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Publication numberUS7183775 B2
Publication typeGrant
Application numberUS 10/702,357
Publication dateFeb 27, 2007
Filing dateNov 6, 2003
Priority dateNov 6, 2003
Fee statusLapsed
Also published asUS20050099172
Publication number10702357, 702357, US 7183775 B2, US 7183775B2, US-B2-7183775, US7183775 B2, US7183775B2
InventorsMichael R. Durham, Stephen J. Higham, Mark D. Tupa, Jim Paikattu
Original AssigneeHewlett-Packard Development Company, L.P.
Export CitationBiBTeX, EndNote, RefMan
External Links: USPTO, USPTO Assignment, Espacenet
Systems and methods for determining whether a heat sink is installed
US 7183775 B2
Abstract
Disclosed are systems and methods for determining when a heat sink is installed. In one embodiment, a system comprises an electrically-conductive heat sink retainer clip that is adapted to maintain contact between a heat sink and a heat-producing component, the retainer clip further being adapted to electrically connect to ground, and a heat sink detection circuit adapted to provide voltage to the retainer clip, the heat sink detection circuit being configured to provide a logic value that indicates one of presence or absence of a heat sink.
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Claims(25)
1. A system for determining whether a heat sink is installed, the system comprising:
an electrically-conductive heat sink retainer clip that is adapted to maintain contact between a heat sink and a heat-producing component, the retainer clip further being adapted to electrically connect to ground; and
a heat sink detection circuit adapted to provide voltage to the retainer clip, the heat sink detection circuit being configured to provide a logic value that indicates one of presence or absence of a heat sink, wherein the logic value is provided to a pin that is adapted to be accessible beyond an interior of a computing device in which the detection circuit is provided such that presence or absence of the heat sink can be detected by reading the logic value from the pin from an exterior of the computing device.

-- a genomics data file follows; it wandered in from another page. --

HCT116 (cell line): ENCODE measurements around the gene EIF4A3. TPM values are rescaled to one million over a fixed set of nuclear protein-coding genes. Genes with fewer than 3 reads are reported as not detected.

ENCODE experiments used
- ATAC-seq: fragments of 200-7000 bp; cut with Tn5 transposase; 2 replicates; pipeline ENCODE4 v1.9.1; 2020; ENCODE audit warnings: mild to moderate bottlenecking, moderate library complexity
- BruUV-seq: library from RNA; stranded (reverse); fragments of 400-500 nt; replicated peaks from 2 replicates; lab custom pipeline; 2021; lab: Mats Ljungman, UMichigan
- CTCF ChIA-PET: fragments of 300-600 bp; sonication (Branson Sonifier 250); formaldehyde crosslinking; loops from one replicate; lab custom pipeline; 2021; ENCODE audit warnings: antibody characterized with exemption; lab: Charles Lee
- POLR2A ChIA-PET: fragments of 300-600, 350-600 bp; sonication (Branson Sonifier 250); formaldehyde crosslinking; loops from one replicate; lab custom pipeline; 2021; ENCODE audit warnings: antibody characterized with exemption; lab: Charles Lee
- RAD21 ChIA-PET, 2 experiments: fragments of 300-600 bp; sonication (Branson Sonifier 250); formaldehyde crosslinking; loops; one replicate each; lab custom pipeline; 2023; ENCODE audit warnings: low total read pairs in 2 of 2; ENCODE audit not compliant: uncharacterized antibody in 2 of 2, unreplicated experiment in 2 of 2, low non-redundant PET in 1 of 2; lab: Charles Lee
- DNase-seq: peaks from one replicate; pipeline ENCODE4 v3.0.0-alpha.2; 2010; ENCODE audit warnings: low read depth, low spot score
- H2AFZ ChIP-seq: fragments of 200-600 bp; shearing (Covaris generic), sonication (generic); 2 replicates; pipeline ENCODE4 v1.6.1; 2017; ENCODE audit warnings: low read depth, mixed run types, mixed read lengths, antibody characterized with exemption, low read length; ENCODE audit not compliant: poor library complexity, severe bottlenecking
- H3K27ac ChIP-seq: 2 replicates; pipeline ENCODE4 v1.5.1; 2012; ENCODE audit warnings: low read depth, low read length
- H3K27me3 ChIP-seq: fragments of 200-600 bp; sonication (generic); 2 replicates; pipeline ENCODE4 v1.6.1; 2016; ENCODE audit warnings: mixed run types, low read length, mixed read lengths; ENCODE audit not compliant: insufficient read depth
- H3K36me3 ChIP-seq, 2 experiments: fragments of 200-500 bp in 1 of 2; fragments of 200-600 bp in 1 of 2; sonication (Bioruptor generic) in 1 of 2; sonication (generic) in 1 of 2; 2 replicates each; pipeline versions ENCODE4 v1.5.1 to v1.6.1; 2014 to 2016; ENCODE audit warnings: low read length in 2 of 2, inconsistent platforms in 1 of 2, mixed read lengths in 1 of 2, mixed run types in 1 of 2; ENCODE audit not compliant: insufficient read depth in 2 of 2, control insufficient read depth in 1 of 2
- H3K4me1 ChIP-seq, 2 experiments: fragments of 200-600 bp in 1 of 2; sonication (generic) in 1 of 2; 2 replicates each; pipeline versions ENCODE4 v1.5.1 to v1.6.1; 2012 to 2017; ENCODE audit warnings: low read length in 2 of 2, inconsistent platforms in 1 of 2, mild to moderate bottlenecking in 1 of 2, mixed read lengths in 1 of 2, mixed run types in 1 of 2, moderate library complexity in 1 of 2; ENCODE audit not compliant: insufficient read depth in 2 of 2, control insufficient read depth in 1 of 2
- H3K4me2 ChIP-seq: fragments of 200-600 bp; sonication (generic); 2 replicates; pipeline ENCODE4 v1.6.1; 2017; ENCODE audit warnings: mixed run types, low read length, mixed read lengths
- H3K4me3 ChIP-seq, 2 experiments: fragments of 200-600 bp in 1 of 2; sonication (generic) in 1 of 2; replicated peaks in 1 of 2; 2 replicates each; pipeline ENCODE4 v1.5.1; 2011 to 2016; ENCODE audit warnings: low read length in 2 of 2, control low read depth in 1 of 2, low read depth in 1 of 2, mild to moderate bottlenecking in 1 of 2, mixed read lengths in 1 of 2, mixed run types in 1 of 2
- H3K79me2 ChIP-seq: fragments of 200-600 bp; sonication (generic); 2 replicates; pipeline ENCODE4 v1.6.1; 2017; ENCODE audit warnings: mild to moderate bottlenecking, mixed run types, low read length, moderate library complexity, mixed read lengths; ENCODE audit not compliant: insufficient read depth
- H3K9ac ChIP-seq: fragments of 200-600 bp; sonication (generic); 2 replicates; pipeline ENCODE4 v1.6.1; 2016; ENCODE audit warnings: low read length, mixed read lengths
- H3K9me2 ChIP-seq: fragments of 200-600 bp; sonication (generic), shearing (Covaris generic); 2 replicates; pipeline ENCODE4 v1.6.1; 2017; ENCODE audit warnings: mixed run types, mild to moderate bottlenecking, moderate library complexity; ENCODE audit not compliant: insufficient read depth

2. The system of claim 1, wherein the heat sink retainer clip is composed of a metal.
3. The system of claim 2, wherein the heat sink retainer clip is a spring.
4. The system of claim 1, wherein the heat sink retainer clip is adapted to be held in place by electrically-conductive mounting posts.
5. The system of claim 1, wherein the heat sink detection circuit is adapted to connect to a voltage source to provide voltage to the heat sink retainer clip.
6. The system of claim 1, wherein the heat sink detection circuit comprises a resistor that is in electrical communication with the voltage source.
7. The system of claim 1, wherein the heat sink detection circuit is adapted to provide a first logic value when the heat sink is installed and a second logic value when the heat sink is not installed.
8. The system of claim 7, wherein the first logic value is a relatively-low voltage and the second logic value is a relatively-high voltage.
9. A printed circuit assembly, comprising:
a printed circuit board;
a heat-producing component mounted to the printed circuit board;
a heat sink in contact with the heat-producing component;
an electrically-conductive heat sink retaining clip that holds the heat sink against the heat-producing component, the retaining clip being electrically connected to ground; and
a heat sink detection circuit electrically connected to the heat sink retaining clip, the detection circuit being adapted to provide voltage to the retaining clip and produce a logic value that indicates presence of the heat sink, wherein the logic value is provided to a pin that is adapted to be accessible beyond an interior of a computing device in which the detection circuit is provided such that presence or absence of the heat sink can be detected by reading the logic value from the pin from an exterior of the computing device.
10. The printed circuit assembly of claim 9, wherein the heat-producing component comprises a microchip.
11. The printed circuit assembly of claim 9, wherein the heat sink retaining clip is composed of a metal.